Wednesday, 5 February 2014

Talks at Manchester University

Cultivating Research – spring 2014

Thursday 20th February, 5.15pm – Martin Harris Centre SL01

Professor Helen Nicholson (Royal Holloway, University of London)

Participation: Commodity or Community?

This paper will open questions about the politics of participation. Historically, debates in applied theatre tended to make sharp distinctions between active participation and passive consumption - with assumptions that see participation as necessarily emancipatory or morally virtuous. This view seems outdated in a context in which many different forms of theatre invite participation, where museums have become participatory theme parks, and when shopping is regarded as integral to an experience economy. Affect sells, and participation has been commodified. So what’s left?

The first part of the talk will open some of these assumptions about the political porousness of participation for critical scrutiny, asking how participation in theatre shifted from a utopian ideal of communitarian equality to a valuable commodity. Thereafter, a forum-style discussion will consider examples of practice that challenge, test or affirm the perception that participatory performance (in its broadest sense) is being reshaped and reconceptualised in the 21st century.

Thursday 20th March, 5.15pm – Martin Harris Centre SL01

Professor Maggie Gale and Dr. Jenny Hughes (University of Manchester)

In the Beginning was the Grant…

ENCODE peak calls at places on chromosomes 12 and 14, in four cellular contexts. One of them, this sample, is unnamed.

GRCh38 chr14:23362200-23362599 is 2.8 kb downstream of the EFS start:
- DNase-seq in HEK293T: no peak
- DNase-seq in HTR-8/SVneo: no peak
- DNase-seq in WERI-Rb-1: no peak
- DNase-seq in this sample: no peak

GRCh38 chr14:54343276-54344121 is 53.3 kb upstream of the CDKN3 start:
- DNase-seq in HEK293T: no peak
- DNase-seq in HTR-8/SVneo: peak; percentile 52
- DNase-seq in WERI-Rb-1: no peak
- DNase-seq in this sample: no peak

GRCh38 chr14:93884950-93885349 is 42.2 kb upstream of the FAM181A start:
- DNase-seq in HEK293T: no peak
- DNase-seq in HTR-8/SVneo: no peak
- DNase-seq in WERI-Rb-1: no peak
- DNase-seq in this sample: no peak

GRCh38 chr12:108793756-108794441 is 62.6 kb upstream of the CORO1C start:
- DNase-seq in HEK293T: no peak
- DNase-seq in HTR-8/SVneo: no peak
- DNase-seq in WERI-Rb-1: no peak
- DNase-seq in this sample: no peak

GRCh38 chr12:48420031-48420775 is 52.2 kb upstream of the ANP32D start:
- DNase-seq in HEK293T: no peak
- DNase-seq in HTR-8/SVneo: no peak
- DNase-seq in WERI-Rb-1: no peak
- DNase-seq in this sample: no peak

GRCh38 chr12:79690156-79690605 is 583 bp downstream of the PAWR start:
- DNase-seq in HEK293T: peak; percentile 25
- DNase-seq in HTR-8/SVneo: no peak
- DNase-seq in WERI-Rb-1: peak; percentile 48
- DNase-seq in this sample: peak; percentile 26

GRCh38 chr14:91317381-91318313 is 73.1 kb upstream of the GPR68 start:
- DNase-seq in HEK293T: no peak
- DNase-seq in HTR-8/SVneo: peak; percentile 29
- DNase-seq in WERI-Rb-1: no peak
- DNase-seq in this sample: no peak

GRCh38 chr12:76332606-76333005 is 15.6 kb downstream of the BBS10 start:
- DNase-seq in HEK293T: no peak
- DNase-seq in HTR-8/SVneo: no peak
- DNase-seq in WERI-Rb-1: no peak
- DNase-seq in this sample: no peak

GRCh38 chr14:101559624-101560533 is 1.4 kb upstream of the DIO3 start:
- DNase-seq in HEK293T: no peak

In this session, Maggie and Jenny will each introduce and discuss their new research projects, starting in 2014, that are funded respectively by Leverhulme and AHRC grants (brief info below). The discussion will also open up to consider the challenges and benefits of pursuing extended grant awards.

A Social History of British Performance Cultures 1900 -1939: Law, Surveillance and the Body. Maggie Gale’s new project will develop research that critically interrogates early twentieth-century British performance cultures. The research explores the ways in which repeated motifs of estrangement, fear of the ‘other’, and transformations in the experience of identity and citizenship, can be understood through a social history of cultural production.

Poor theatres: a critical examination of theatre, performance and economic precarity. Jenny Hughes’s project explores the relationship between theatre, performance and poverty by interrogating their interstices at three distinct historical junctures (in the 1830s, 1980s, and the 2010s). The research develops a contribution to the understanding of social welfare and resource management systems in times of economic austerity and ecological uncertainty.

Wednesday 14th May – 5.00pm Martin Harris Centre G16

Professor Simon Shaw-Miller (University of Bristol)

The Art of Marcel Duchamp, Nam June Paik and the Modernist Musical Paradigm

This is the first guest lecture in a series curated specifically to bring together colleagues across the Division comprising Music, Drama, Art History and Visual Studies, within the larger of the School of Arts, Languages and Cultures. It considers two avant-garde figures of importance in all three fields.

“Marcel Duchamp has already done everything there is to do – except video. He widened the entry but narrowed the exit. That very narrow door is video art and only through video art can we get ahead of Marcel Duchamp.” So said Nam June Paik in 1974. This talk will pause on the notion of ‘video’ (sight) and link it to ideas about music (sound), for it is with music that both Paik and Duchamp’s aesthetic have foundational roots. The talk addresses key moments in the formation of modernism and argues for the centrality of ideas about music as a governing paradigm, moving from idea to object to action.

1 comment:

  1. Thank You for the information.

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